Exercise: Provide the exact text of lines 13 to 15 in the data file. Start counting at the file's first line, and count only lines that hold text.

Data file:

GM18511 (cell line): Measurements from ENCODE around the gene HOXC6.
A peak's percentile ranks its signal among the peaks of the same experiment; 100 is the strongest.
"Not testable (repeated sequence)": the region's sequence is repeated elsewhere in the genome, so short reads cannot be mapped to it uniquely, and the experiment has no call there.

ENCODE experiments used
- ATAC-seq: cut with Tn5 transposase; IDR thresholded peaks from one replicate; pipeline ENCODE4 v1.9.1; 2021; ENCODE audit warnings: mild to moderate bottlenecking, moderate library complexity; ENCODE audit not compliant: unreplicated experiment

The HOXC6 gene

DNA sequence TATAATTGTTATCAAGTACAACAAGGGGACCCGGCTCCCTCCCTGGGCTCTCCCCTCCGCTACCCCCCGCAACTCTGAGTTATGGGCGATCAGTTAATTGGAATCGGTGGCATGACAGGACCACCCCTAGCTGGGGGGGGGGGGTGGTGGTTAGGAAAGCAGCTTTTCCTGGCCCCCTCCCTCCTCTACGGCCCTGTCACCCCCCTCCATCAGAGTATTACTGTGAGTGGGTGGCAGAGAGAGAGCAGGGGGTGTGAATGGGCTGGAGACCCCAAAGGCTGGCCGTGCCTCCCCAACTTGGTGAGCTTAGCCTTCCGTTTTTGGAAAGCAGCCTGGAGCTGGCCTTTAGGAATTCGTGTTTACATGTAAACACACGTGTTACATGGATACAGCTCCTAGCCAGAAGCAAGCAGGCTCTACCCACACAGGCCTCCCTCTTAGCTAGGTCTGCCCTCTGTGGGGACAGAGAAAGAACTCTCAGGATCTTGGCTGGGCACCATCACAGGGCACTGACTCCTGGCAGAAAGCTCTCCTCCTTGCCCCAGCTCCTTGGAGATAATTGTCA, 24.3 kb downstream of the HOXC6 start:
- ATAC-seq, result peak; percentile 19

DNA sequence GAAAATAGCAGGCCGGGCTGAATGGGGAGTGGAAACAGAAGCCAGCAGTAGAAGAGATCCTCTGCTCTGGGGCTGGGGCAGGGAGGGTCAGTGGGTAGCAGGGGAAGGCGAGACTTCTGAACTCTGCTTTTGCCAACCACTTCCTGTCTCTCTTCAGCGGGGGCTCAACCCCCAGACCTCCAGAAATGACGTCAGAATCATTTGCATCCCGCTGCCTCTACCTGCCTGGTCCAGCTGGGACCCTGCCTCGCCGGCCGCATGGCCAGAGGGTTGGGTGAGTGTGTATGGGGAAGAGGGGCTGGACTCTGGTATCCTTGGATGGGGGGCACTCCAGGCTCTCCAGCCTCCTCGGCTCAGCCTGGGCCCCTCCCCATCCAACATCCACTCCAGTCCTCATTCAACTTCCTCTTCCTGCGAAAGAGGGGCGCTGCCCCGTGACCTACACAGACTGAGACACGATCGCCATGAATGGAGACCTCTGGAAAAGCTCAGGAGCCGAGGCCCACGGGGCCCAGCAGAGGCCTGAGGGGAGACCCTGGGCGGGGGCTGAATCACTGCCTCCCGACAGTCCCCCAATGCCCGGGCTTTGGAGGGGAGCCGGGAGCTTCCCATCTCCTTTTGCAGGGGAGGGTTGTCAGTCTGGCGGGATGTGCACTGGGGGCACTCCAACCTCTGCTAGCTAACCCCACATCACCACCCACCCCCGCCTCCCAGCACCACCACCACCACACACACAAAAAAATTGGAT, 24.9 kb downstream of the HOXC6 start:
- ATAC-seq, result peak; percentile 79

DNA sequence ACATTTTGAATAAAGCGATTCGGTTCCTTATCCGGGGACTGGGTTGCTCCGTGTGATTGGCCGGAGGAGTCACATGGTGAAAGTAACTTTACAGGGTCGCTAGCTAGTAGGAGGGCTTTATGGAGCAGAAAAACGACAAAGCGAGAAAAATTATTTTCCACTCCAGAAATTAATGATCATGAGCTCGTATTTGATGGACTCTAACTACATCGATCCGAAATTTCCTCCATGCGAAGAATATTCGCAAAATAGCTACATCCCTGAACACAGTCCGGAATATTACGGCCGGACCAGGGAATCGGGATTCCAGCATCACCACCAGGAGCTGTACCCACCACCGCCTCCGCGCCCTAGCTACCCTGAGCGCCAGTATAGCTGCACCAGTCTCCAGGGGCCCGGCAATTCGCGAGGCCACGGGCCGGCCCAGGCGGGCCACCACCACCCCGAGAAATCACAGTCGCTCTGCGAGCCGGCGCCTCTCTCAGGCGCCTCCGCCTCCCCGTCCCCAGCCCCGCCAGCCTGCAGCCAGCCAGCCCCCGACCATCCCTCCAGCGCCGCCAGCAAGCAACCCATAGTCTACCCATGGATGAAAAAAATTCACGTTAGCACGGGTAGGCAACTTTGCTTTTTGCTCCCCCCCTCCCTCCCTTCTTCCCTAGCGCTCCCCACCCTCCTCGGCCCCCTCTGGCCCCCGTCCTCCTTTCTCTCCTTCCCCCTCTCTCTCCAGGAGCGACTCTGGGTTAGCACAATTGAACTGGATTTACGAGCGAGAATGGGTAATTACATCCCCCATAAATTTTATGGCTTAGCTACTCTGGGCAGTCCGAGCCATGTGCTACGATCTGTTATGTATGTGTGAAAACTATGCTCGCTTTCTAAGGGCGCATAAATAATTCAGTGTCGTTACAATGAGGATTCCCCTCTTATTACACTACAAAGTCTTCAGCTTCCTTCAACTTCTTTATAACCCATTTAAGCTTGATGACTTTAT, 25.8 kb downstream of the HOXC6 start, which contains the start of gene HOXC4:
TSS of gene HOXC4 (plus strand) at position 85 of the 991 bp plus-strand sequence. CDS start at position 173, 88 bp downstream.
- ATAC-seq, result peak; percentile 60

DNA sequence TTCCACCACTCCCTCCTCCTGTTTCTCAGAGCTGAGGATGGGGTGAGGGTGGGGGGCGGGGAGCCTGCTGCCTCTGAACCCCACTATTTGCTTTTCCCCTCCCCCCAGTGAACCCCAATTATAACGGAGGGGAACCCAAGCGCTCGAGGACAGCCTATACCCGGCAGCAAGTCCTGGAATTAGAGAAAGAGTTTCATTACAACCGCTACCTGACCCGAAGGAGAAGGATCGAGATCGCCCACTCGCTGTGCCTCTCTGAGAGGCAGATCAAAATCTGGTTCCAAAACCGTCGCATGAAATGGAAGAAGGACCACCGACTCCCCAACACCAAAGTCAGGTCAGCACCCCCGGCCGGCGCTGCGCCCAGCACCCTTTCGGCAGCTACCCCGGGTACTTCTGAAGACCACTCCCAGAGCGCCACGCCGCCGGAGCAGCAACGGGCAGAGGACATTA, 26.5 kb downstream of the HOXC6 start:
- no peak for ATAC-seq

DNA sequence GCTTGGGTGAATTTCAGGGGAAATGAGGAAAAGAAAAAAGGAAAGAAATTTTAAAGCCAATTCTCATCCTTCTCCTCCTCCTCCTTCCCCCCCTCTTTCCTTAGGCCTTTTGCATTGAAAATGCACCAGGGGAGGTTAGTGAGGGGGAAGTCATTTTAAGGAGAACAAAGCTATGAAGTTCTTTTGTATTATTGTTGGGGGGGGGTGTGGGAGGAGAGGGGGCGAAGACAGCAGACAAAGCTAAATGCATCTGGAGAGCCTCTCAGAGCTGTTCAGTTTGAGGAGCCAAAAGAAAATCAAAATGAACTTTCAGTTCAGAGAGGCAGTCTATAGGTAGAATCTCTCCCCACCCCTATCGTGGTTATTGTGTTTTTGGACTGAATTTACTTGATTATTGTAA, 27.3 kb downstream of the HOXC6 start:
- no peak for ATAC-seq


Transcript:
- ATAC-seq, result peak; percentile 60

DNA sequence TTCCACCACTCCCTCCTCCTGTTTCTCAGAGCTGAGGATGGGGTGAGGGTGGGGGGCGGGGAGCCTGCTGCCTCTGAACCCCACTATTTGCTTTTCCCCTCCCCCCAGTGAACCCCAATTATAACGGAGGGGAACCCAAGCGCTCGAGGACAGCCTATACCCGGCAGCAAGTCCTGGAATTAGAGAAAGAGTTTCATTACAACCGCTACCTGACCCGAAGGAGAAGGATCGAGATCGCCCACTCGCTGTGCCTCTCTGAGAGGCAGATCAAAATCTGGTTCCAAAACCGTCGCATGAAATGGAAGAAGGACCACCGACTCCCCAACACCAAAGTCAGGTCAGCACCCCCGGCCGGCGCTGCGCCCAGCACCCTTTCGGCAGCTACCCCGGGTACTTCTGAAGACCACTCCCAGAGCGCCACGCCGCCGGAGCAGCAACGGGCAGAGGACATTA, 26.5 kb downstream of the HOXC6 start:
- no peak for ATAC-seq